Plainclothes Capitol Police officers draw their guns at rioters who'd broken the glass of the main door of the House chamber during an attack by a far-right mob seeking to overturn the results of the 2020 U.S. presidential election at the U.S. Capitol in Washington, D.C., on January 6. File Photo by Pat Benic/UPI | License Photo
Aug. 26 (UPI) -- U.S. Capitol Police Lt. Michael Byrd who shot and killed a woman who was part of the mob in the Capitol said he "saved countless lives" during the Jan. 6 attack.
Speaking publically for the first time during an appearance on NBC Nightly News with Lester Holt Thursday night about the riot in which he shot and killed Ashli Babbitt, Byrd revealed his identity after authorities declined to make it public.
Byrd, a Black man, has been in hiding for months after receiving death threats and racist attacks after Babbitt, a 35-year-old former U.S. Air Force enlistee and fervent supporter of former President Donald Trump, has come to be viewed as a martyr by Trump and his supporters.
"I know that day I saved countless lives," said Byrd, who was cleared this week of any wrongdoing in Babbitt's death. "I know members of Congress, as well as my fellow officers and staff, were in jeopardy and in serious danger. And that's my job."
Earlier this week, U.S. Capitol Police announced that it had completed an investigation into the shooting and found that the officer had acted appropriately and will not face discipline. The Justice Department has already said it won't pursue charges against the officer.
Babbitt was shot inside the Capitol as rioters attempted to break through a window outside the Speaker's Lobby, which leads to the House chamber. She was wounded in the shoulder and later died at a hospital.
Byrd said he pulled the trigger as a "last resort," adding it was the first time he'd fired his weapon in 28 years on the force.
"I tried to wait as long as I could," he said. "I hoped and prayed no one tried to enter through those doors. But their failure to comply required me to take the appropriate action to save the lives of members of Congress and myself and my fellow officers."
The officer added he only learned later on the night of the riot that he had shot a woman who was unarmed.
"I could not fully see her hands or what was in the backpack or what the intentions are," said Byrd. "But they had shown violence leading up to that point."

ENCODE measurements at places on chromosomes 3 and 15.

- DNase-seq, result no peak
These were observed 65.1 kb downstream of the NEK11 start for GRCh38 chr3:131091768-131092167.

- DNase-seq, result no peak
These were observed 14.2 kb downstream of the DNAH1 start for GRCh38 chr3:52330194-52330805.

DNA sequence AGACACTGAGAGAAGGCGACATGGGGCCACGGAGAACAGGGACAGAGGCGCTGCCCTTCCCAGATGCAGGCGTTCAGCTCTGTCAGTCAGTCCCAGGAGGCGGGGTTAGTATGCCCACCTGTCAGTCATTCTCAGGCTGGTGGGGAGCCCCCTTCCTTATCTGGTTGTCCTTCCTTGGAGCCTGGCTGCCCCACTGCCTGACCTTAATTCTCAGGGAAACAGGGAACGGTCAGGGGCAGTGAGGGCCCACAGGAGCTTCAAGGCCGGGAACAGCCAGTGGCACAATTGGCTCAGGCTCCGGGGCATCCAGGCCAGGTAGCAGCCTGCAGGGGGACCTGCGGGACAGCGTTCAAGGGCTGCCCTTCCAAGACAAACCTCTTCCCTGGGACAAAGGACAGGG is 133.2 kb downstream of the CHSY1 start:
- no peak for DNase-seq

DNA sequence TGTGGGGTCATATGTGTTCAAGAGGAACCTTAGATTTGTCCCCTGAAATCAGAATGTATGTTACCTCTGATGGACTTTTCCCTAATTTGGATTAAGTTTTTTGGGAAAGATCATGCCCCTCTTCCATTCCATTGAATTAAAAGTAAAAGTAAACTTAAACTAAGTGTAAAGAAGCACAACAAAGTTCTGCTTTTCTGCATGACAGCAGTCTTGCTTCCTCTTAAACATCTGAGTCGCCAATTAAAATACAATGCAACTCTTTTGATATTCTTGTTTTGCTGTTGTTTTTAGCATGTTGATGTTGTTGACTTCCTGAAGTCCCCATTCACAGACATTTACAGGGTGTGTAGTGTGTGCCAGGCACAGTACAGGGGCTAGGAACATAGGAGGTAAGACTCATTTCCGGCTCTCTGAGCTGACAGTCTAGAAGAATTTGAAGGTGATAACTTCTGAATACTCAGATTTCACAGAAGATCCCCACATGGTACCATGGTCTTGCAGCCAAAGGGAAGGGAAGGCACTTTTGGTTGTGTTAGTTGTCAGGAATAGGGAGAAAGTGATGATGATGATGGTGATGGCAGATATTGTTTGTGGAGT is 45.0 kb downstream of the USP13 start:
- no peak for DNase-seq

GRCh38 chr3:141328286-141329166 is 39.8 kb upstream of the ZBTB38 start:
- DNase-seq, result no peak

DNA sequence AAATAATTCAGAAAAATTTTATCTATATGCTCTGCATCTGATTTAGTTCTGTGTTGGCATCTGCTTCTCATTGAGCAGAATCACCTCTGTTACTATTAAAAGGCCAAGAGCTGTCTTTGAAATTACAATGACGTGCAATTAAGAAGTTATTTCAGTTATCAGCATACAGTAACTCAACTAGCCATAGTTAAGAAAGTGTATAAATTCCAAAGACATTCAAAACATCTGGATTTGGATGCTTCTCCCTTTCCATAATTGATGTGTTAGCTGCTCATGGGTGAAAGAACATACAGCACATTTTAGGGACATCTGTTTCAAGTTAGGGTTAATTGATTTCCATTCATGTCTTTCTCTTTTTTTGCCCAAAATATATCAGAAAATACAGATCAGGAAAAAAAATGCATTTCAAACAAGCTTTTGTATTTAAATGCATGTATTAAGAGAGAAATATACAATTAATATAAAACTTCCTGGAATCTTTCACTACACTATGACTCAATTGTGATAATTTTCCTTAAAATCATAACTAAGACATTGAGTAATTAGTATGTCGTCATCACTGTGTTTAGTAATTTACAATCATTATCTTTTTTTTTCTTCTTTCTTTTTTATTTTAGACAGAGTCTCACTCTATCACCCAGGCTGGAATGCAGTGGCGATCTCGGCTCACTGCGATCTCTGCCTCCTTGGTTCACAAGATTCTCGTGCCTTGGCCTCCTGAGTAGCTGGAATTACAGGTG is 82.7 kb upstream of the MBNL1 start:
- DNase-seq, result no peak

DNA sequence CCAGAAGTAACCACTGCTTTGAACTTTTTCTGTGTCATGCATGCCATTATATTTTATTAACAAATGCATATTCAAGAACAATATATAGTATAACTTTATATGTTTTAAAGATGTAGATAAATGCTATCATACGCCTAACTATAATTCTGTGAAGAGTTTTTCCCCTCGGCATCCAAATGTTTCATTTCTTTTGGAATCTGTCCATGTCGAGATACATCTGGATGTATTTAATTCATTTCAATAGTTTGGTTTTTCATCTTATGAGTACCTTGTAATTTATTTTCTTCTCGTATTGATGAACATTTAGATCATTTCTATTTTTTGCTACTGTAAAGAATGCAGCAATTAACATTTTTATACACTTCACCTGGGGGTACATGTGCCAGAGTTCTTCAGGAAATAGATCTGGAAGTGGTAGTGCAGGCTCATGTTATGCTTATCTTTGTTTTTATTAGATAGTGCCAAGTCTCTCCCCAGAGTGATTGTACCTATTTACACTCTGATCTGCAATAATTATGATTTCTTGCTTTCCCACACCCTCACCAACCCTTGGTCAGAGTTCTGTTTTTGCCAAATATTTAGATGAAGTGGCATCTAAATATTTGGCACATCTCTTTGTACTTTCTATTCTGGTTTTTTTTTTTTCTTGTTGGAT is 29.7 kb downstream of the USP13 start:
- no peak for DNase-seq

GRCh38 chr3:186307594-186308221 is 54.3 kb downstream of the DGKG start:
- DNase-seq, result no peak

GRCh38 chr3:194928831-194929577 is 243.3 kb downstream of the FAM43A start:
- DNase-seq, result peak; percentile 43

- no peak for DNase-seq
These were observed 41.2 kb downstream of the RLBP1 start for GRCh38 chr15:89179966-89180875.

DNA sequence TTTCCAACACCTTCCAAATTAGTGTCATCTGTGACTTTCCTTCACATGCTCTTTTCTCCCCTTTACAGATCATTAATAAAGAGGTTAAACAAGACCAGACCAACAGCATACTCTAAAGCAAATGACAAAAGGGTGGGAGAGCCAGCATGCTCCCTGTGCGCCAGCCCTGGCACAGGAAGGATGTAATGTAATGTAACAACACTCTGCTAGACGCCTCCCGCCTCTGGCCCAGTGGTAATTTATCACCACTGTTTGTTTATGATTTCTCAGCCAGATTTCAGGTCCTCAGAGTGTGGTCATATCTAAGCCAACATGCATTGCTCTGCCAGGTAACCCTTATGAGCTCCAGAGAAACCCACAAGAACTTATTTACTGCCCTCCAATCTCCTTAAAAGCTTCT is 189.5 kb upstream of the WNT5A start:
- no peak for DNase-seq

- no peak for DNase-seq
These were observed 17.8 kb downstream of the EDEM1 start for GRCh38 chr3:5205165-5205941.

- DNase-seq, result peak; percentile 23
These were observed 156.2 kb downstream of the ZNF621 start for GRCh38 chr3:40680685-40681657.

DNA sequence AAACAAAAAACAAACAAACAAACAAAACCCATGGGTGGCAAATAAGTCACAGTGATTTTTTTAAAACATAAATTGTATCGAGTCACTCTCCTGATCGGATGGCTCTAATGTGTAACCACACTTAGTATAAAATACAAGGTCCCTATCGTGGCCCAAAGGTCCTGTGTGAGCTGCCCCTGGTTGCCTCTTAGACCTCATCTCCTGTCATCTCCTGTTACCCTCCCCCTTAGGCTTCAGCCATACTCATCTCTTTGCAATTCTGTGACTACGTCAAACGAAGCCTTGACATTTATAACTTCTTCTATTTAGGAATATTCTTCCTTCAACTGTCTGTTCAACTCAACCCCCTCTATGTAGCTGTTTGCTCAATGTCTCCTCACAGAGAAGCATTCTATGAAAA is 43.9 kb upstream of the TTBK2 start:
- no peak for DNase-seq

The Babbitt family is planning a wrongful death lawsuit against the officer and U.S. Capitol Police, and are crowdfunding the lawsuit, having so far raised more than $76,000 of a $500,000 goal.
U.S. Capitol Police officials had said previously that identifying Byrd endanger his life.
In a report on Thursday, Newsweek named the officer and showed photographs of him inside the lobby with a gun while trying to keep rioters out.
Newsweek said the officer's identity was provided by Maryland attorney Terry Roberts, who represents Babbitt's family.
"The U.S. Congress wants to protect this man. He's got friends in high places and they want to protect him," Roberts told Newsweek. "I don't think it's a proud moment for the U.S. Capitol Police or the U.S. Congress."
His identity had previously been released through right-wing media and online forums leading him to receive threats.
"They talked about killing me, cutting off my head," Byrd said, adding he was also attacked for his race. "It's all disheartening, because I know I was doing my job."
Byrd added he acknowledges that some people disagree with his actions during the riot.
"I hope they understand I did my job," he said. "There was imminent threat and danger to the members of Congress. I just want the truth to be told."
Capitol Hill police salute the passing of the funeral hearse on Sunday for slain Officer Brian Sicknick, who died in the rioting at the U.S. Capitol on Wednesday. Photo by Mike Theiler/UPI | License Photo